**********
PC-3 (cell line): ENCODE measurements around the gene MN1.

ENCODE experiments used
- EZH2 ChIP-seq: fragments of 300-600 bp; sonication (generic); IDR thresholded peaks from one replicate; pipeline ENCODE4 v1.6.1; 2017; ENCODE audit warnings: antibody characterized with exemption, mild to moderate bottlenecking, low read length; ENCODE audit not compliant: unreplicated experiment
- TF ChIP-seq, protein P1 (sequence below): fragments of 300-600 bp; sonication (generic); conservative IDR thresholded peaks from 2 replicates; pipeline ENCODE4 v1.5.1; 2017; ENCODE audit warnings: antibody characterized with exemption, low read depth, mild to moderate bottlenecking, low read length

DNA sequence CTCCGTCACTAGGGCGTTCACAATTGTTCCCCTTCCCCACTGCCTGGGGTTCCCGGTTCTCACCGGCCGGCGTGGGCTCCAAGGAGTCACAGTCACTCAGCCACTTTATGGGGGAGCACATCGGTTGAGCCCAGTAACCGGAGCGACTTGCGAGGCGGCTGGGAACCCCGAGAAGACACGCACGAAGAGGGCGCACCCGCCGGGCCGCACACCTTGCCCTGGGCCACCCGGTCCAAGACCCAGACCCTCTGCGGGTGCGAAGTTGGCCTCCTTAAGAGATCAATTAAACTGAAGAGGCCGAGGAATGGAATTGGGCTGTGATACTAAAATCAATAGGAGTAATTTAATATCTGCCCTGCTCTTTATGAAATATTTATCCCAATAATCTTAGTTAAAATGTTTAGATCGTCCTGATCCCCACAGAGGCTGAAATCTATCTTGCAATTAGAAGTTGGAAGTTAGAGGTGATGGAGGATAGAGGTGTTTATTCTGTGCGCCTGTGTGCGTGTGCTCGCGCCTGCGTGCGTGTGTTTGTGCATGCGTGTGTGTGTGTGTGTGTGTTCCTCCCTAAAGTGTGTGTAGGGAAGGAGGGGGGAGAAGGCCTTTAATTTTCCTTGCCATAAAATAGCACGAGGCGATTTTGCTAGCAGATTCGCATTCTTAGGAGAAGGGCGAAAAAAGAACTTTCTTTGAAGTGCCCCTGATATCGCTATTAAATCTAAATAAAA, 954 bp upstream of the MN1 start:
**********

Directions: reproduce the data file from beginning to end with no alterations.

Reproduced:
PC-3 (cell line): ENCODE measurements around the gene MN1.

ENCODE experiments used
- EZH2 ChIP-seq: fragments of 300-600 bp; sonication (generic); IDR thresholded peaks from one replicate; pipeline ENCODE4 v1.6.1; 2017; ENCODE audit warnings: antibody characterized with exemption, mild to moderate bottlenecking, low read length; ENCODE audit not compliant: unreplicated experiment
- TF ChIP-seq, protein P1 (sequence below): fragments of 300-600 bp; sonication (generic); conservative IDR thresholded peaks from 2 replicates; pipeline ENCODE4 v1.5.1; 2017; ENCODE audit warnings: antibody characterized with exemption, low read depth, mild to moderate bottlenecking, low read length

DNA sequence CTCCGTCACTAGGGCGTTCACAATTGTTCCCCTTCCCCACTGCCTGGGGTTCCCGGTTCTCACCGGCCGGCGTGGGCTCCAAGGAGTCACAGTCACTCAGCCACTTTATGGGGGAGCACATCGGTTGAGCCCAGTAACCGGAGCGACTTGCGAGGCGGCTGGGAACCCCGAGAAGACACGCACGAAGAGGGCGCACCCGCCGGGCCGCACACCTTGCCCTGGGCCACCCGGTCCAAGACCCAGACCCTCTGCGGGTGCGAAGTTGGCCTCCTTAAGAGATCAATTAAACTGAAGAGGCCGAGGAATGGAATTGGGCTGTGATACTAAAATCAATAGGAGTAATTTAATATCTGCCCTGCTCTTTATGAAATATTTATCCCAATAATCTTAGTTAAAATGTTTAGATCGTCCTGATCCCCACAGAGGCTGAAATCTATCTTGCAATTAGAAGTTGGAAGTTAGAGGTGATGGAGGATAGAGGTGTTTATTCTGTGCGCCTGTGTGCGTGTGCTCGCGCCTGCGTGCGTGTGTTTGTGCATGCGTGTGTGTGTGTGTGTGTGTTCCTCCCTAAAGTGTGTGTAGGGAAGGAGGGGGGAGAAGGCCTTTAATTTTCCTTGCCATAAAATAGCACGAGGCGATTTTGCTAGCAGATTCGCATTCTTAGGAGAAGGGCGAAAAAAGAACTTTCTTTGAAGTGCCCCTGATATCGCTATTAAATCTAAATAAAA, 954 bp upstream of the MN1 start: